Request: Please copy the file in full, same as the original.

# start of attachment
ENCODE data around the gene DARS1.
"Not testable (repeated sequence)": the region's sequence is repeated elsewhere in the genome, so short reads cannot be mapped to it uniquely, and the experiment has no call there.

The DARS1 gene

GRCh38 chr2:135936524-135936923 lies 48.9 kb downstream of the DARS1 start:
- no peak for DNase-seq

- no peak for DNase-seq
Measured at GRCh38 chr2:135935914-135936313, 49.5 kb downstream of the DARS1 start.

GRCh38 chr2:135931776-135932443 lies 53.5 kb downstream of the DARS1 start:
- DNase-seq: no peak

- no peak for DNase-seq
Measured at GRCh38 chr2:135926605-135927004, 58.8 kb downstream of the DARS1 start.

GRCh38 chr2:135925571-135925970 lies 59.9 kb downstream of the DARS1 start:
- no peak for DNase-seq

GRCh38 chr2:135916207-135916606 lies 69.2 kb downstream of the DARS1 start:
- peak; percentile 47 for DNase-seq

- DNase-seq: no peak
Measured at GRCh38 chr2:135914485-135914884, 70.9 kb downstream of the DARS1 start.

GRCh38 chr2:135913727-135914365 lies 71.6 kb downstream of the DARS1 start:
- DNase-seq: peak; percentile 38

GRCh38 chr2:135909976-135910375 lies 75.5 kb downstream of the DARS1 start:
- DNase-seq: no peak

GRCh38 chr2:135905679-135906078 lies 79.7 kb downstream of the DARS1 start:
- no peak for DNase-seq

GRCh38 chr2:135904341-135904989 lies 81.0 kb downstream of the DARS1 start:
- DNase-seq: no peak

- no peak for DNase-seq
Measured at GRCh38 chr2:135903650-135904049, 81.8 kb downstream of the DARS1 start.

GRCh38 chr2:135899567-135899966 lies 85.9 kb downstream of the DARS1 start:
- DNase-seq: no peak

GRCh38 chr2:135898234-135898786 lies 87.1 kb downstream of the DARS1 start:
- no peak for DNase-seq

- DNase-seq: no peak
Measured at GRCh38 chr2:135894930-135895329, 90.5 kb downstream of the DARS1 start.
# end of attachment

ENCODE data around the gene DARS1.
"Not testable (repeated sequence)": the region's sequence is repeated elsewhere in the genome, so short reads cannot be mapped to it uniquely, and the experiment has no call there.

The DARS1 gene

GRCh38 chr2:135936524-135936923 lies 48.9 kb downstream of the DARS1 start:
- no peak for DNase-seq

- no peak for DNase-seq
Measured at GRCh38 chr2:135935914-135936313, 49.5 kb downstream of the DARS1 start.

GRCh38 chr2:135931776-135932443 lies 53.5 kb downstream of the DARS1 start:
- DNase-seq: no peak

- no peak for DNase-seq
Measured at GRCh38 chr2:135926605-135927004, 58.8 kb downstream of the DARS1 start.

GRCh38 chr2:135925571-135925970 lies 59.9 kb downstream of the DARS1 start:
- no peak for DNase-seq

GRCh38 chr2:135916207-135916606 lies 69.2 kb downstream of the DARS1 start:
- peak; percentile 47 for DNase-seq

- DNase-seq: no peak
Measured at GRCh38 chr2:135914485-135914884, 70.9 kb downstream of the DARS1 start.

GRCh38 chr2:135913727-135914365 lies 71.6 kb downstream of the DARS1 start:
- DNase-seq: peak; percentile 38

GRCh38 chr2:135909976-135910375 lies 75.5 kb downstream of the DARS1 start:
- DNase-seq: no peak

GRCh38 chr2:135905679-135906078 lies 79.7 kb downstream of the DARS1 start:
- no peak for DNase-seq

GRCh38 chr2:135904341-135904989 lies 81.0 kb downstream of the DARS1 start:
- DNase-seq: no peak

- no peak for DNase-seq
Measured at GRCh38 chr2:135903650-135904049, 81.8 kb downstream of the DARS1 start.

GRCh38 chr2:135899567-135899966 lies 85.9 kb downstream of the DARS1 start:
- DNase-seq: no peak

GRCh38 chr2:135898234-135898786 lies 87.1 kb downstream of the DARS1 start:
- no peak for DNase-seq

- DNase-seq: no peak
Measured at GRCh38 chr2:135894930-135895329, 90.5 kb downstream of the DARS1 start.